According to the South China Morning Post (SCMP), the rising number of COVID cases will cause China’s electric vehicle (EV) industry to lose 600,000 sales in the first quarter of 2023 due to disrupted production and reduced demand.

EV makers in China are expected to deliver a total of 1.5 million vehicles to customers between January and March. This projected figure shows a decline from 1.87 million units in the third quarter. 

The media cited CCIC that sales and production would be affected in the short term, although China’s exit from the “zero-COVID” policy could benefit car makers. 

According to the organization, “The supply and demand sides of the industry will both be impacted by the pandemic.” Moreover, it’s reported that the number of visits by shoppers to their showrooms would also decline compared with previous months.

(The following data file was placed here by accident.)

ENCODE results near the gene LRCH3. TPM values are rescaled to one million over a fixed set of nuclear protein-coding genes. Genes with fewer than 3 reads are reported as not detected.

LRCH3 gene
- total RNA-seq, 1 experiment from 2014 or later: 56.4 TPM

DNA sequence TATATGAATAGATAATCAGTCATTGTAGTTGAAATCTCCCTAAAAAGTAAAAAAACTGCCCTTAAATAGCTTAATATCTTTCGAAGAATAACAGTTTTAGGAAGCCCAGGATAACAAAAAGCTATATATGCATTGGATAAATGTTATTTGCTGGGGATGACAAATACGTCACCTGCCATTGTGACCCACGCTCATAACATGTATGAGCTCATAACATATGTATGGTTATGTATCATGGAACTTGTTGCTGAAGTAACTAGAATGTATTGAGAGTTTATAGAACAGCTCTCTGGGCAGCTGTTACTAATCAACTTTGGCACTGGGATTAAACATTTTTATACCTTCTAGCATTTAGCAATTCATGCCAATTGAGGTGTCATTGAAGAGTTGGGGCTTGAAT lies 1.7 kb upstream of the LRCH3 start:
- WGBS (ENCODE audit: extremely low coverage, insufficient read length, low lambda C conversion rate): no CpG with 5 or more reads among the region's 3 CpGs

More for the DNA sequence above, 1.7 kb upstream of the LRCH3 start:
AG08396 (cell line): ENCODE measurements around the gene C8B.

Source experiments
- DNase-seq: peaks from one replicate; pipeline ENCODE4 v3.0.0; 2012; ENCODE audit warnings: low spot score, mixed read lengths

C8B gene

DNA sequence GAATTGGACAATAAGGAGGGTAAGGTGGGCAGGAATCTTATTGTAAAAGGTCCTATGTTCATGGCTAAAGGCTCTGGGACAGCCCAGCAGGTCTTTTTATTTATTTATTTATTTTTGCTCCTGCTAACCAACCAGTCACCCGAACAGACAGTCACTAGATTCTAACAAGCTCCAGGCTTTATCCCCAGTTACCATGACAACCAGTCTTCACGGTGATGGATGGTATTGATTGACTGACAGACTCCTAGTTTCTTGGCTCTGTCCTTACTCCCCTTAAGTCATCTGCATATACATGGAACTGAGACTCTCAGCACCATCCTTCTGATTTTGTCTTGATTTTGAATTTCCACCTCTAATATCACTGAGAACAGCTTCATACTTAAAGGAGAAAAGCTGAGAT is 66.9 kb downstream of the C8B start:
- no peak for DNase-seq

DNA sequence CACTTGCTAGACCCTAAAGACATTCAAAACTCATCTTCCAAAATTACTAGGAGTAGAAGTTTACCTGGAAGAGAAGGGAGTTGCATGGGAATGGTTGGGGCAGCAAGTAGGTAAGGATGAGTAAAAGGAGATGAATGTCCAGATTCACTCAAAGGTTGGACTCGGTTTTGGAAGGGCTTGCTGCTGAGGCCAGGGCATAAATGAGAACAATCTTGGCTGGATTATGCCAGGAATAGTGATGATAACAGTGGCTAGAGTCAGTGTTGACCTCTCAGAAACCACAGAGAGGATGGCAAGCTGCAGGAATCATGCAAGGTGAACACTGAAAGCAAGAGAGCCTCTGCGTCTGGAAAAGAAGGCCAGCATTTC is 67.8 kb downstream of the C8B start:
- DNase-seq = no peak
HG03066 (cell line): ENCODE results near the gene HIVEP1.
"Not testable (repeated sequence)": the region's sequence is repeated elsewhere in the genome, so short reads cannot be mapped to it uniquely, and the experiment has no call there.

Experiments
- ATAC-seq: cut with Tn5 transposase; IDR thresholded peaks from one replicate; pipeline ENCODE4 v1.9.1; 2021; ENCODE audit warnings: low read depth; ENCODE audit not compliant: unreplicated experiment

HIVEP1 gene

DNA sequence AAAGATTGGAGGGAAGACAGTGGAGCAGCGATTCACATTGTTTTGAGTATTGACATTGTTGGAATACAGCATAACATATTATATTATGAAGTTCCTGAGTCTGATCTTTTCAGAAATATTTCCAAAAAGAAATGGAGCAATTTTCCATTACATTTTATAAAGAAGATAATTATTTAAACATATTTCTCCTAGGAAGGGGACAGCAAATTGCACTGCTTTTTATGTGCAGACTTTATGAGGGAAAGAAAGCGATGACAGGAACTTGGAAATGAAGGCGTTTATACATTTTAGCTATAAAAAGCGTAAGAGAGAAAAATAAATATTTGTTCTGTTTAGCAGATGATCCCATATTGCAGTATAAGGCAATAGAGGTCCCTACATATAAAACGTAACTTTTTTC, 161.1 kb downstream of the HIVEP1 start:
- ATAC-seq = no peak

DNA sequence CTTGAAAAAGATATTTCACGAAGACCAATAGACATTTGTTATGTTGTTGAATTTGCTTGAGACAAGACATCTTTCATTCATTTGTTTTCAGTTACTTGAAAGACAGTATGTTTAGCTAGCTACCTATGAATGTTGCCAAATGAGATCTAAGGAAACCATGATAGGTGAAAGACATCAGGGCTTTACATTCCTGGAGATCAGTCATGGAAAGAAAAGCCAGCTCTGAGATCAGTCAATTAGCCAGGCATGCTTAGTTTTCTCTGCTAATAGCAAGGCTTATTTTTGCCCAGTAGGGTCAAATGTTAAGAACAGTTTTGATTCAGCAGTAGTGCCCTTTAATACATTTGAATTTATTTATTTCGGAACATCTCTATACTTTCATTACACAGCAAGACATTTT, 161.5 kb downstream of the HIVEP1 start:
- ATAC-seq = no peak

Some manufacturers have cut costs due to the pandemic’s impact. 

For instance, WM Motor cuts 50% of top executives’ payments while ordinary workers only get 30% of their wages. WM Motor CEO Shen Hui issued a letter to explain the company’s financial difficulties. <Footage>

According to Yi Cai, quoting the China Passenger Car Association, WM Motor sold only 29,284 electric vehicles in the year’s first ten months. However, the Shanghai-based EV manufacturer only sold 1,117 vehicles in October and did not reach the top 15 list.

The National Health Commission announced on December 29 that China would reopen borders and abandon quarantine for travelers from January 8. This shift has caused a surge in COVID cases, affecting companies’ workforce as infected workers are requested to stay out of production lines. 

On December 24, Reuters reported that Tesla’s Shanghai plant suspended production. Moreover, the company reduced its January output. 
Ivan Li, a fund manager at Loyal Wealth Management in Shanghai, said it wasn’t a good year for Chinese car makers, and some top players would be affected.

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